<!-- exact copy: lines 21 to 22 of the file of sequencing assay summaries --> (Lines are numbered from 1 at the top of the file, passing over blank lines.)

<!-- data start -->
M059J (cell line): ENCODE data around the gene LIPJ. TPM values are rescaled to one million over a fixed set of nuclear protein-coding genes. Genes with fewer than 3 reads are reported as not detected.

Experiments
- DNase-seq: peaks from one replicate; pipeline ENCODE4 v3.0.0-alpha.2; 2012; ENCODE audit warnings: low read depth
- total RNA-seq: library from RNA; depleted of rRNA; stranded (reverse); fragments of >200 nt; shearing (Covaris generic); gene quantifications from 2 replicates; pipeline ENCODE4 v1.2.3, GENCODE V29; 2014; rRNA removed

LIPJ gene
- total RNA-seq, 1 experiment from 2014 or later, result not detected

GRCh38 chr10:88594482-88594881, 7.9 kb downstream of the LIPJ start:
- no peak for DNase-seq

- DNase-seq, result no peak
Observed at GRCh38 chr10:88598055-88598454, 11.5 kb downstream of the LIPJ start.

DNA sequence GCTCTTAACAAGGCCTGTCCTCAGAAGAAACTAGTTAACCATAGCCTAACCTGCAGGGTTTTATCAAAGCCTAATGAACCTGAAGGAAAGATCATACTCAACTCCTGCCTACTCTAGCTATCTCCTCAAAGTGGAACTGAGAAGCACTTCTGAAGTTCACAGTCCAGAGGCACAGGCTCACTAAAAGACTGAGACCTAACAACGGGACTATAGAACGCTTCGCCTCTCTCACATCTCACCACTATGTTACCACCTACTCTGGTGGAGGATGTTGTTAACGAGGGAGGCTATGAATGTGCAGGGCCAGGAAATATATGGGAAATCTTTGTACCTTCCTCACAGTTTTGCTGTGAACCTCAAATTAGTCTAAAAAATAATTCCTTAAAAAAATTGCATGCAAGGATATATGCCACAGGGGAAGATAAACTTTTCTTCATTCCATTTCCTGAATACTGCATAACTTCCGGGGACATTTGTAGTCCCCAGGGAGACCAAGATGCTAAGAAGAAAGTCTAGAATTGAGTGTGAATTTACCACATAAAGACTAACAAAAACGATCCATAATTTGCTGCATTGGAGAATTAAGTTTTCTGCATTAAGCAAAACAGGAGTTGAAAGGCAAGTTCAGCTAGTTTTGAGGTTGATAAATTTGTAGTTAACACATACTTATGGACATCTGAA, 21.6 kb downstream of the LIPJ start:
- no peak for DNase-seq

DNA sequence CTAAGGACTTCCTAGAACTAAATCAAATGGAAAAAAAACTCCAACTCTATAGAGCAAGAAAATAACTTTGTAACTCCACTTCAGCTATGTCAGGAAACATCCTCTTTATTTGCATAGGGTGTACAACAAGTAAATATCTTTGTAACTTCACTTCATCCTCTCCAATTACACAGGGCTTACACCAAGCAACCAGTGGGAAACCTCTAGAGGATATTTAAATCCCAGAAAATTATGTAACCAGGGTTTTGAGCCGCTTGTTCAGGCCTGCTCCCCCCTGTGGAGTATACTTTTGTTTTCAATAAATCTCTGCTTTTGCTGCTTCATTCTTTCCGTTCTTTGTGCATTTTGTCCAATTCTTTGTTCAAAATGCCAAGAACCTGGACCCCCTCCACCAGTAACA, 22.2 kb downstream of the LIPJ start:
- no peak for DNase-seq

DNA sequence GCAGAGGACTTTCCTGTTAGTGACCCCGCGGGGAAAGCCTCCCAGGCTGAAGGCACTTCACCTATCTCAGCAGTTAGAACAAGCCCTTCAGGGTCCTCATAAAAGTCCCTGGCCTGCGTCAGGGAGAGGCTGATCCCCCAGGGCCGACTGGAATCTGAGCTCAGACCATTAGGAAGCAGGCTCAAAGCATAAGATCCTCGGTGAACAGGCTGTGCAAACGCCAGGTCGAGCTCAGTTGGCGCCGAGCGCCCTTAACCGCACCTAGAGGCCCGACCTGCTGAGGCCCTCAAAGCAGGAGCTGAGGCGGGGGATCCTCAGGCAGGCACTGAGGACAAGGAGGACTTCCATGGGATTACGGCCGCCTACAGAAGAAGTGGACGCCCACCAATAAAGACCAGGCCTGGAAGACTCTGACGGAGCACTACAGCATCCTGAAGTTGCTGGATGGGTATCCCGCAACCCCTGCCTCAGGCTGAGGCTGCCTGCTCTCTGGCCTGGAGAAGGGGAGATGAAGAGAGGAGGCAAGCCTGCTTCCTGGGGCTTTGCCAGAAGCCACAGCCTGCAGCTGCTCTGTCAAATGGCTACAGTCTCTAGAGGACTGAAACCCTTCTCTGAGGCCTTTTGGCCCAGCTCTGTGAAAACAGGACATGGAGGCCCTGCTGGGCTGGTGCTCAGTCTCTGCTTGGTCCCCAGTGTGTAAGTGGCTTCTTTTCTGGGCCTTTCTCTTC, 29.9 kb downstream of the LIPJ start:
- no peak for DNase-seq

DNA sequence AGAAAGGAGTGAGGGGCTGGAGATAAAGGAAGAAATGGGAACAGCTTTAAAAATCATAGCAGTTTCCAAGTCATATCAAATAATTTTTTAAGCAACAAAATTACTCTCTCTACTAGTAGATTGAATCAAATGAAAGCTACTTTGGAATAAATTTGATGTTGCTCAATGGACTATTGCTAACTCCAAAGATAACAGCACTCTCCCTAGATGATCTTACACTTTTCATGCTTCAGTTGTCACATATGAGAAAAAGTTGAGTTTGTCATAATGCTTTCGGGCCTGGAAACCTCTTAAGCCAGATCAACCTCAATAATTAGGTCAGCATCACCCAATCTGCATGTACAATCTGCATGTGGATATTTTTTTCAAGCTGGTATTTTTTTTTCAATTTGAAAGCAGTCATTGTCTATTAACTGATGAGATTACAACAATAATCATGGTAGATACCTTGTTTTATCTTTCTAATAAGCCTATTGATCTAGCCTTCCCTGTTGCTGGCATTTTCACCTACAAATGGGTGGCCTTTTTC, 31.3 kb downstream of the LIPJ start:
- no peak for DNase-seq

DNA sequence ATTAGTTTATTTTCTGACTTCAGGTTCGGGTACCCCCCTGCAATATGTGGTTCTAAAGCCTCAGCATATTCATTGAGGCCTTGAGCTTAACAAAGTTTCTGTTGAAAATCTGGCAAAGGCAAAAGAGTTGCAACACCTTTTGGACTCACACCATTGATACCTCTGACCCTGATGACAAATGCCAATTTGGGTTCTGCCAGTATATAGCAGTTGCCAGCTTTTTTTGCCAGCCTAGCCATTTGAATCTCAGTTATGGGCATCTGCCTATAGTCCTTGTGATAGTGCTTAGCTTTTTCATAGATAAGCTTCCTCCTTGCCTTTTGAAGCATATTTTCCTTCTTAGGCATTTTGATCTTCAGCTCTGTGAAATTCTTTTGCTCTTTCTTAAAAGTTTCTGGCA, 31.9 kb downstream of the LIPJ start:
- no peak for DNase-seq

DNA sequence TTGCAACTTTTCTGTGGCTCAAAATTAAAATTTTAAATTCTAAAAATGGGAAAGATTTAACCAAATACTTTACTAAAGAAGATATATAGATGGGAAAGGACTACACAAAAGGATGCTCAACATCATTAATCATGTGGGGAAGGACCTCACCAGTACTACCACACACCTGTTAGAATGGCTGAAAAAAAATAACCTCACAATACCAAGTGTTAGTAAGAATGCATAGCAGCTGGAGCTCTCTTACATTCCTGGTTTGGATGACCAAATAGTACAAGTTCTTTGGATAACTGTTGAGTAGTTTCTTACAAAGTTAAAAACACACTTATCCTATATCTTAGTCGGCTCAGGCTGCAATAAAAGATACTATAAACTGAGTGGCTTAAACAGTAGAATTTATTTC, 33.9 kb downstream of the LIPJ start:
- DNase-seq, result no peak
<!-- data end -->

DNA sequence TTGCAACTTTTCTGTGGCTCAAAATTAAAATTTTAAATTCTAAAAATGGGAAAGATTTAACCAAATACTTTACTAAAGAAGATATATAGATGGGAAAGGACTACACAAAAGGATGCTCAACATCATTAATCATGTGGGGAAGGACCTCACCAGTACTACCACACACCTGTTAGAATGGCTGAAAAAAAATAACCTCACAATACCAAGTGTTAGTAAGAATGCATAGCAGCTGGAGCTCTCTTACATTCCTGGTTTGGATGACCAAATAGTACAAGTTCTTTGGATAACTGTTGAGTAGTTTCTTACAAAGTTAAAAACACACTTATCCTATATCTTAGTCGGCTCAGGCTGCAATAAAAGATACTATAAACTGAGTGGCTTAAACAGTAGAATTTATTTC, 33.9 kb downstream of the LIPJ start:
- DNase-seq, result no peak